Keywords:  FAIR; epigenomics; functional genomics; genomic tracks; genomics; interoperability; metadata; sequence annotations
  9. Bioinformatics. 2021 Jul 16. pii: btab520. [Epub ahead of print]
      MOTIVATION: Knowledge curation from the biomedical literature is very valuable but can be a repetitive and laborious process. The paucity of user-friendly tools is one of the reasons for the lack of widespread adoption of good biomedical knowledge curation practices.RESULTS: Here we present Ontoclick, a web browser extension that streamlines the process of annotating a text span with a relevant ontology term. We hope this tool will make biocuration more accessible to a wider audience of biomedical researchers.
    AVAILABILITY: Ontoclick is freely available under the GPL-3.0 license on the Chrome Web Store and on the Mozilla Add-Ons for Firefox Store. Source code and documentation are available at:
  10. BMC Fam Pract. 2021 Jul 10. 22(1): 150
      BACKGROUND: Medicines are central to healthcare in aging populations with chronic multi-morbidity. Their safe and effective use relies on a large and constantly increasing knowledge base. Despite the current era of unprecedented access to information, there is evidence that unmet information needs remain an issue in clinical practice. Unmet medicines information needs may contribute to sub-optimal use of medicines and patient harm. Little is known about medicines information needs in the primary care setting. The aim of this study was to investigate the nature of medicines information needs in routine general practice and understand the challenges and influences on the information-seeking behaviour of general practitioners.METHODS: A mixed methods study involving 18 New Zealand general practitioner participants was undertaken. Quantitative data were collected to characterize the medicines information needs arising during 642 consultations conducted by the participants. Qualitative data regarding participant views on their medicines information needs, resources used, challenges to meeting the needs and potential solutions were collected by semi-structured interview. Integration occurred by comparison of results from each method.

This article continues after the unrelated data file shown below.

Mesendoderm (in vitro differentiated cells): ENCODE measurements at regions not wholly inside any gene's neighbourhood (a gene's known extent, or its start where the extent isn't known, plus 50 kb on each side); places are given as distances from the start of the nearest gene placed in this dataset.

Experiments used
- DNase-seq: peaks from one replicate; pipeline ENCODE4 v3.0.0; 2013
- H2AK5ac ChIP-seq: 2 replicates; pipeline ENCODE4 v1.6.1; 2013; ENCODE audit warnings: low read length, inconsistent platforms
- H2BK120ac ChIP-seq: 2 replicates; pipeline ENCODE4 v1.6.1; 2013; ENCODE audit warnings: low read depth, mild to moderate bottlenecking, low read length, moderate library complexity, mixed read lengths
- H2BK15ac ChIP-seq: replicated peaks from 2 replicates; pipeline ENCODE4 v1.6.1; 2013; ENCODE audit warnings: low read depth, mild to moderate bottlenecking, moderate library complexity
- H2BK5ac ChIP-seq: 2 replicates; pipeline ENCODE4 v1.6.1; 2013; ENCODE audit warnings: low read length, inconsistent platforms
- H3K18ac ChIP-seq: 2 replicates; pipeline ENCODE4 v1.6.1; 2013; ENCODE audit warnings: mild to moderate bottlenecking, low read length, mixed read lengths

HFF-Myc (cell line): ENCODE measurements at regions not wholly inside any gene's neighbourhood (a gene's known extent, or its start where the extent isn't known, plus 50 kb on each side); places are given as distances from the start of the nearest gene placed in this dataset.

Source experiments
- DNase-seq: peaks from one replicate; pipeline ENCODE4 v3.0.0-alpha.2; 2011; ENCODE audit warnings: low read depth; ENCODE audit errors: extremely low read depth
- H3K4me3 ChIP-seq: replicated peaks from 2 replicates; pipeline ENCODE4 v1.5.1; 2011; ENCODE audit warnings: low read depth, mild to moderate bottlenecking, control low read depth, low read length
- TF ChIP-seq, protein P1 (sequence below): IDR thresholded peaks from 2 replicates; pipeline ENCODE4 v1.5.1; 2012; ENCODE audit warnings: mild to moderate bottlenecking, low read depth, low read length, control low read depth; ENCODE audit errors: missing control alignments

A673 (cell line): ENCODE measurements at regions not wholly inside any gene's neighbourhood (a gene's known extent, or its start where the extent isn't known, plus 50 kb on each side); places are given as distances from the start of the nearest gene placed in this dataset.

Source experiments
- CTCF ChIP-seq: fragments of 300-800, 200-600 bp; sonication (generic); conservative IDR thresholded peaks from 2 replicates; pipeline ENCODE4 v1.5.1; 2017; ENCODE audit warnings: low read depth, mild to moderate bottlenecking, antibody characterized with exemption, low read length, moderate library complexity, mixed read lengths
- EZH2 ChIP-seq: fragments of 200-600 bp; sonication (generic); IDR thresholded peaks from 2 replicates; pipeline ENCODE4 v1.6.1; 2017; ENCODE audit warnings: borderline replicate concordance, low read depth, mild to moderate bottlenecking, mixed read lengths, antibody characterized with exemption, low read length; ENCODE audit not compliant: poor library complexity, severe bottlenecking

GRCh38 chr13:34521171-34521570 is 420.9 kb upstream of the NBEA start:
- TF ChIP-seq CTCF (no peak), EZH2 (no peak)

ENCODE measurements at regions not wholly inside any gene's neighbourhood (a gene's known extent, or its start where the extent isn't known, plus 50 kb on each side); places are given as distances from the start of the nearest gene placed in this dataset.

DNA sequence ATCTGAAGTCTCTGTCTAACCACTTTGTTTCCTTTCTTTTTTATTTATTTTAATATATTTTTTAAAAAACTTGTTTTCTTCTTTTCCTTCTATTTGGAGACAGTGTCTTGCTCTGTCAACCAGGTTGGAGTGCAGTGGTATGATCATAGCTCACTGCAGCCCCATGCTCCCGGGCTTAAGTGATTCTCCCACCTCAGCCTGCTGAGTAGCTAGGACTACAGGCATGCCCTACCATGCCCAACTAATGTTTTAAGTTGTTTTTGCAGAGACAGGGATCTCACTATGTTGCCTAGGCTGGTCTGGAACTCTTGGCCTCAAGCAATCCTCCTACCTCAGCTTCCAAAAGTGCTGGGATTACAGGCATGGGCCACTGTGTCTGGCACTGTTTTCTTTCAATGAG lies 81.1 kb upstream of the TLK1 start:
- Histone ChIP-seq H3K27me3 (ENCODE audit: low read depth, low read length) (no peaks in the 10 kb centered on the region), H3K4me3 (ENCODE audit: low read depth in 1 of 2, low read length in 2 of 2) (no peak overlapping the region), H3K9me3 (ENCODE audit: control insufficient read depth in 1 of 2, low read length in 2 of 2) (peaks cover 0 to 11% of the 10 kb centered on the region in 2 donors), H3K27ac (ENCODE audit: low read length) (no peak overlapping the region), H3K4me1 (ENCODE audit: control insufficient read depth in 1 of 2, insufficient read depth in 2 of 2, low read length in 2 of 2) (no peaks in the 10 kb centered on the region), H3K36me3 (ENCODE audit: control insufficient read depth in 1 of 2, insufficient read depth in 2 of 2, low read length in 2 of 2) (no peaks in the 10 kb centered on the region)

RESULTS: Of 642 consultations, 11% (n = 73/642) featured at least one medicines information need. The needs spanned 14 different categories with dosing the most frequent (26%) followed by side effects (15%) and drug interactions (14%). Two main themes describing the nature of general practitioners' medicines information needs were identified from the qualitative data: a 'common core' related to medicine dose, side effects and interactions and a 'perplexing periphery'. Challenges in the perplexing periphery were the variation in information needs, complexity, 'known unknowns' and 'unknown unknowns'. Key factors affecting general practitioners' strategies for meeting medicines information needs were trust in a resource, presence of the patient, how the information was presented, scarcity of time, awareness of the existence of a resource, and its accessibility.